With the NFL's legal tampering window opening today, unrestricted free agents from all over the league can enter preliminary negotiations with teams other than the ones currently still holding their contractual rights. Among those players is New England Patriots offensive tackle Nate Solder, who is scheduled to hit the open market for the first time since joining the NFL as the 17th overall pick of the 2011 draft.
Given his importance to the team and the fact that he is a fringe-top-10 left tackle, re-signing Solder should be the Patriots' top priority this free agency period. However, it will not be as easy as initially anticipated: Clearly the best tackle to enter the market, Solder is expected to attract plenty of suitors which in turn could inflate his asking price far above the $10.0 million per year he received as part of his last contract.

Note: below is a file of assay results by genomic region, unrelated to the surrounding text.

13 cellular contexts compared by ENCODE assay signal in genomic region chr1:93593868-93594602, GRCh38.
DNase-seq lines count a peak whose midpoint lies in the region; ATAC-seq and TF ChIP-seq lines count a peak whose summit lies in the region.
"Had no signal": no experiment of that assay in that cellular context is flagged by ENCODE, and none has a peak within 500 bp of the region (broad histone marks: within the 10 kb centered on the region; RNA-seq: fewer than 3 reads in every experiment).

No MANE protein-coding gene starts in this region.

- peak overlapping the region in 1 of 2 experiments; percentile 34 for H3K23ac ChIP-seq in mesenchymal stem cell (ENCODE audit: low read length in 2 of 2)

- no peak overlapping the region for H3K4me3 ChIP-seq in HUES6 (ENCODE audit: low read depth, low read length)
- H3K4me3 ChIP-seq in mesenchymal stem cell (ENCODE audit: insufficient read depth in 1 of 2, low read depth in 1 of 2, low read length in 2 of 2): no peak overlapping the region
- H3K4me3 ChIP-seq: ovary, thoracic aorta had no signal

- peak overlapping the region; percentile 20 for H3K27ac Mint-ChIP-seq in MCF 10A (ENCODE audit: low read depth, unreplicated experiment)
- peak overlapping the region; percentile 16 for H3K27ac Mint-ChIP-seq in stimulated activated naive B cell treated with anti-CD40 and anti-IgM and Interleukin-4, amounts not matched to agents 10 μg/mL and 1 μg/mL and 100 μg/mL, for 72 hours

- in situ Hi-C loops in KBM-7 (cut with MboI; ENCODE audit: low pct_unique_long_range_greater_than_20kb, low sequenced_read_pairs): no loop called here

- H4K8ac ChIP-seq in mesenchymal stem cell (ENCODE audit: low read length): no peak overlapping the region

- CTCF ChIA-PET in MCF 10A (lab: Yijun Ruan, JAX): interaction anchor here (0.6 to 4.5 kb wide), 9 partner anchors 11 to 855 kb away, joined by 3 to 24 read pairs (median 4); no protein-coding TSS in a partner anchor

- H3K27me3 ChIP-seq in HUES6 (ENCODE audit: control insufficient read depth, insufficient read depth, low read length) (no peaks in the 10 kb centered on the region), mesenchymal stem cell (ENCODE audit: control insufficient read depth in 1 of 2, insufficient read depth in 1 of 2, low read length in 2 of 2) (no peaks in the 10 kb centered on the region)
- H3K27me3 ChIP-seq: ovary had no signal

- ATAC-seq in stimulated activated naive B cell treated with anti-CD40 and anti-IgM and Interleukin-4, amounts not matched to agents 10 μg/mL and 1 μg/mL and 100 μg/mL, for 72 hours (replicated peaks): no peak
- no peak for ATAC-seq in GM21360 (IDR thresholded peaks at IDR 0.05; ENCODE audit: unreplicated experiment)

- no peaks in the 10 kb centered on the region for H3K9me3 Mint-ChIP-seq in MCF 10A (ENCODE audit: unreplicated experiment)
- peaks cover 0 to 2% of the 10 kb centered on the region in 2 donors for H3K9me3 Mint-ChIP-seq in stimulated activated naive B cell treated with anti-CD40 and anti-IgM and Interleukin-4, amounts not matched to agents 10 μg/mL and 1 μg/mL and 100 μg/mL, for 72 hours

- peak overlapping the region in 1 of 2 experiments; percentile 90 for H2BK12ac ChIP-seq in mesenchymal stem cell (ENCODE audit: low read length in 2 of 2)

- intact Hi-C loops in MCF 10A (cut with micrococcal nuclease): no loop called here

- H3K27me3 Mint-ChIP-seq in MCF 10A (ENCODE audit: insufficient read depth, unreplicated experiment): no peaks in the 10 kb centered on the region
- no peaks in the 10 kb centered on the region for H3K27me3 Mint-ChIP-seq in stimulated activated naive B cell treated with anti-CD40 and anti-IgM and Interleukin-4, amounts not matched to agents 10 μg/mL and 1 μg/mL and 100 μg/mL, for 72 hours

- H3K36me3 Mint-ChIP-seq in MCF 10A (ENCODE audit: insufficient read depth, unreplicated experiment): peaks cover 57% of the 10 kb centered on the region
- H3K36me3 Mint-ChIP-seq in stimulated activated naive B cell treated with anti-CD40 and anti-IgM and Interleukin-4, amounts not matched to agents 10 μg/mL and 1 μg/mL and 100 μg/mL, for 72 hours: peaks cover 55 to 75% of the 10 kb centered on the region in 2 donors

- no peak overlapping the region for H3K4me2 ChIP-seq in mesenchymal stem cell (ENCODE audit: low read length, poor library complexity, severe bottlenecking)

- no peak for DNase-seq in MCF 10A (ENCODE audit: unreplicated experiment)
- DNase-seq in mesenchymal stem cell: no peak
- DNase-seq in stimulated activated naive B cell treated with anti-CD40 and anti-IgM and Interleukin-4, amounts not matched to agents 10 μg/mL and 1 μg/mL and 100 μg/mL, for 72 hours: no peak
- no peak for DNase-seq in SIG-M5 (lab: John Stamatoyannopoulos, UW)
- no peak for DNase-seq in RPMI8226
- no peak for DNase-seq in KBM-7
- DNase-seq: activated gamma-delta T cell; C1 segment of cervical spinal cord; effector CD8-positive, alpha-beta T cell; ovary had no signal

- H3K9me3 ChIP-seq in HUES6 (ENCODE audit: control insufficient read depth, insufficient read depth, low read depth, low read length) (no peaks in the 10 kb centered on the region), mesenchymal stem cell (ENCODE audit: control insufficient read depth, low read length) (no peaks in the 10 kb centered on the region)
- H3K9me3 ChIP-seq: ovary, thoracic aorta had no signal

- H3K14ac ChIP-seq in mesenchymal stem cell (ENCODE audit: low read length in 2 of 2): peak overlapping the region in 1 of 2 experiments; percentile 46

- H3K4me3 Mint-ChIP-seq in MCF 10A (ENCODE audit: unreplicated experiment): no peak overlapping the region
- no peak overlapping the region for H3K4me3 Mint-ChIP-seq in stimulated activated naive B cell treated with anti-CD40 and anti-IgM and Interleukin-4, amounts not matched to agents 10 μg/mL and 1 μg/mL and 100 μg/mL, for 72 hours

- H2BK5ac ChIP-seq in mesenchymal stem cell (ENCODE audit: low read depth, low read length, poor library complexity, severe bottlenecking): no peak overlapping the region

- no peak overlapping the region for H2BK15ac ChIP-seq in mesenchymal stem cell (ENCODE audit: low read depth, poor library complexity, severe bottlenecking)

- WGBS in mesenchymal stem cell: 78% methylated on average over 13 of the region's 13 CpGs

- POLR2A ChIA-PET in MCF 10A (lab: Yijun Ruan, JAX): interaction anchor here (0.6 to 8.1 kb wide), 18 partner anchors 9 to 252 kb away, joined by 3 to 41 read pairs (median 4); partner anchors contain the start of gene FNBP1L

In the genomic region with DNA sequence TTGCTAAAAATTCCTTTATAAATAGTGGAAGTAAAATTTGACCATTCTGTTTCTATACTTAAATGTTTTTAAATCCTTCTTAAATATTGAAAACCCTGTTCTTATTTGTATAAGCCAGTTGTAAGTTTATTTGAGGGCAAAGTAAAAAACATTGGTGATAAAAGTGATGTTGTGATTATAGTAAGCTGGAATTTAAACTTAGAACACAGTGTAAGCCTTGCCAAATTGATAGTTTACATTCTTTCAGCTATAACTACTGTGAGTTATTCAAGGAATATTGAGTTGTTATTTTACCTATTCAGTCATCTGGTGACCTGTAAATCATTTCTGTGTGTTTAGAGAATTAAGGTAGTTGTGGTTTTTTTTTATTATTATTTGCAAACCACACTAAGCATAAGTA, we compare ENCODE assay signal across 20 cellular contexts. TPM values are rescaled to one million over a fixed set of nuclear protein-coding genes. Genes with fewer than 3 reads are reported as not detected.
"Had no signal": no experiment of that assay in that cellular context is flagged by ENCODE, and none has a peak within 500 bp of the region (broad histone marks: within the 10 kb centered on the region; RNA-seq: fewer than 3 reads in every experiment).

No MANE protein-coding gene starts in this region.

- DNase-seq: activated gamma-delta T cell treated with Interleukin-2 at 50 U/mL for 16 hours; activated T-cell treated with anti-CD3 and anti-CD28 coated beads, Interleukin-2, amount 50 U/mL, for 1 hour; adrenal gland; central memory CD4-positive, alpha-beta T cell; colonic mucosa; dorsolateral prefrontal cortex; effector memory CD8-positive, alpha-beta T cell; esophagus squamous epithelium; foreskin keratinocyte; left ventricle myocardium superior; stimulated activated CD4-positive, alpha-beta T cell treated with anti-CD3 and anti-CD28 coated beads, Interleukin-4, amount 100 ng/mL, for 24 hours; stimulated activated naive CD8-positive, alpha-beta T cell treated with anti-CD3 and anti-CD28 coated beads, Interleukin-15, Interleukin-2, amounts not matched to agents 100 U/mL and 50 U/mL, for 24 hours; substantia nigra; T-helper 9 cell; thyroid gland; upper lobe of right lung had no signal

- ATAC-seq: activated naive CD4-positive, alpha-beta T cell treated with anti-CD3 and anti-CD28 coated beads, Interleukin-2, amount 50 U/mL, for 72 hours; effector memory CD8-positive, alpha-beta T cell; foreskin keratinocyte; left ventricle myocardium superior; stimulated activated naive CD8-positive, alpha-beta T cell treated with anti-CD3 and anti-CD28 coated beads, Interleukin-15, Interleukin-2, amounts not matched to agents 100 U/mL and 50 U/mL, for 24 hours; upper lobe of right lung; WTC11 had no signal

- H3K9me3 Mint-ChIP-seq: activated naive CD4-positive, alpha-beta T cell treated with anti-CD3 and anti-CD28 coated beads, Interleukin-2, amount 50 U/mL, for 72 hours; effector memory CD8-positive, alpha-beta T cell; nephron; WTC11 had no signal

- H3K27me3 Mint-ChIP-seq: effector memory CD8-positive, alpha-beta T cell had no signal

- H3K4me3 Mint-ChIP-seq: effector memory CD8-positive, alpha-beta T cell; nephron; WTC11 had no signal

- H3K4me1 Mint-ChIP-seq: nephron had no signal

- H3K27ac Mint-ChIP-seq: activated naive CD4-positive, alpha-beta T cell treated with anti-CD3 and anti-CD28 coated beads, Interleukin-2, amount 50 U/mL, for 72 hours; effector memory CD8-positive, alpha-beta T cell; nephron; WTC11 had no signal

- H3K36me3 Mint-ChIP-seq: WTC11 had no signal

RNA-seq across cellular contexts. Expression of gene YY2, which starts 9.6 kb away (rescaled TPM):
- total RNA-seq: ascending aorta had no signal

According to NBC Boston Sports' Mike Giardi, the market for Solder is developing quickly:
Interest in Nate Solder has – unsurprisingly – been off the charts. Texans and Broncos would appear at the head of the class (in addition to the Pats).
Considering this report, a recent story by The MMQB's Peter King comes as no surprise: Solder will consider his options – and there are apparently plenty –, with King thinking that the Houston Texans are one of the most realistic competitors for the 29-year old's services. This would make sense as Houston is in need of a top-caliber tackle while Solder has a history with Texans head coach and former Patriots offensive coordinator Bill O'Brien.
However, King also writes that New England will “be quite aggressive in their attempt to keep him”. How this push will look like depends on the next few days and the offers Solder will get once the market officially opens in two days. Ultimately, though, it would not be a surprise to see Solder's free agency work out similarly to linebacker Dont'a Hightower's last year: He will explore his value on the open market but return to the Patriots.
And for both parties involved, this would likely be the best-case scenario: New England would keep Tom Brady's blindside protector in the fold for the foreseeable future. Solder, on the other side, would not have to uproot his family in the middle of his son Hudson's cancer treatments.